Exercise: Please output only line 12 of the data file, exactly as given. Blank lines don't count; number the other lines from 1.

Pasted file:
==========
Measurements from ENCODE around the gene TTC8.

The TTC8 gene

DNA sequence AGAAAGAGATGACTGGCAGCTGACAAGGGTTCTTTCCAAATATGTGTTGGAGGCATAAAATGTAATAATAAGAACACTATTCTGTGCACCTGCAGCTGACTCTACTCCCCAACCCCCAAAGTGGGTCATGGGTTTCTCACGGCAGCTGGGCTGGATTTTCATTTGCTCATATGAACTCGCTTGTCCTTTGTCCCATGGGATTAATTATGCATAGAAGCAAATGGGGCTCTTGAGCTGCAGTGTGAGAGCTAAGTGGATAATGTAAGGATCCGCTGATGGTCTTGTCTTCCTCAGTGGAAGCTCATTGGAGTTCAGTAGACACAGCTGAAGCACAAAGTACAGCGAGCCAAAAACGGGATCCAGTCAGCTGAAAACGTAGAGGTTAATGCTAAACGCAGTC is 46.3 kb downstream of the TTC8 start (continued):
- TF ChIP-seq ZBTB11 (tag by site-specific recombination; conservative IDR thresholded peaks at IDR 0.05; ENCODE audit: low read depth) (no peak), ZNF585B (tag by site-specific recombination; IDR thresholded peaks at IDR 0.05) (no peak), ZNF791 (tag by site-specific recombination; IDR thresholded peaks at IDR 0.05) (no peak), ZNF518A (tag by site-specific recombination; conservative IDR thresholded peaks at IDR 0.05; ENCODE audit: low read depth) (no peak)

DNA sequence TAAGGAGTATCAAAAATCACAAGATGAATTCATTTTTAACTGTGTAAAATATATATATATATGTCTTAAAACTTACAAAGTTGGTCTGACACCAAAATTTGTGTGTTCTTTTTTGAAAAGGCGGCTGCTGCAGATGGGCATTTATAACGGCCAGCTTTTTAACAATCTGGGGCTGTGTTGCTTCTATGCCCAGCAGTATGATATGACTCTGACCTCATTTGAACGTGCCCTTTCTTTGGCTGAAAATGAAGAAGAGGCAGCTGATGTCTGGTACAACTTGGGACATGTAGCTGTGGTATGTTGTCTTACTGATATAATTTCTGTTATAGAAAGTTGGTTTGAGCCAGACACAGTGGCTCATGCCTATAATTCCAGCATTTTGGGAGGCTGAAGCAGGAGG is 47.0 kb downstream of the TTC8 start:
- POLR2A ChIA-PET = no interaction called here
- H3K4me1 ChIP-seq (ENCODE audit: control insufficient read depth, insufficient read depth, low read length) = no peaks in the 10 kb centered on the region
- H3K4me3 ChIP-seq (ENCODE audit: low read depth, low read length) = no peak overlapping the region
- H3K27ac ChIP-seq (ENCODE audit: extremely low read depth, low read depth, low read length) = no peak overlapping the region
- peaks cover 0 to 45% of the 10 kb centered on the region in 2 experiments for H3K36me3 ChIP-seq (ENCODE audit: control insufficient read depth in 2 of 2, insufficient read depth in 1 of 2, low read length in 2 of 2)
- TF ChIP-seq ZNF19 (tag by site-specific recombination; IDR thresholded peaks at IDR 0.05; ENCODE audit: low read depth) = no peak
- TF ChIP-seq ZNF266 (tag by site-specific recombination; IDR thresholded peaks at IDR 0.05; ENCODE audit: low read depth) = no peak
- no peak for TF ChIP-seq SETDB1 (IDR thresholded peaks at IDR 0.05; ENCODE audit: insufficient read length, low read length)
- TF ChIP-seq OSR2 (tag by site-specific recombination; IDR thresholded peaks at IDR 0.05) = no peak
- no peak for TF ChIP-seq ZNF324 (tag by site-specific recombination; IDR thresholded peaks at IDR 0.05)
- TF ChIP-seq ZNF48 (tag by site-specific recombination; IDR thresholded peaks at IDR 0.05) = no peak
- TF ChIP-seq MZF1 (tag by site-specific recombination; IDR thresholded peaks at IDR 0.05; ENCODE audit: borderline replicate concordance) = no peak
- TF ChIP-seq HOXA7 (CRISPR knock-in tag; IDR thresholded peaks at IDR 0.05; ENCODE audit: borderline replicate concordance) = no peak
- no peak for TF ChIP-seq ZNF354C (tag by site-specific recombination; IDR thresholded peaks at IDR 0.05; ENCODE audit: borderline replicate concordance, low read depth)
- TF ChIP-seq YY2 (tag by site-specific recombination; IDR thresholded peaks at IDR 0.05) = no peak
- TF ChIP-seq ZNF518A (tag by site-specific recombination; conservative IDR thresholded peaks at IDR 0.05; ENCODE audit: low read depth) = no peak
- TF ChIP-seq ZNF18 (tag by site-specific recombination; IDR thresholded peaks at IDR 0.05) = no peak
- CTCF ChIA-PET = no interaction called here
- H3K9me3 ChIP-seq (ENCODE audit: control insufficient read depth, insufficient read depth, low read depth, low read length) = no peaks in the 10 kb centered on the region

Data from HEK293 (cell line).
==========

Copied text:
- TF ChIP-seq ZNF266 (tag by site-specific recombination; IDR thresholded peaks at IDR 0.05; ENCODE audit: low read depth) = no peak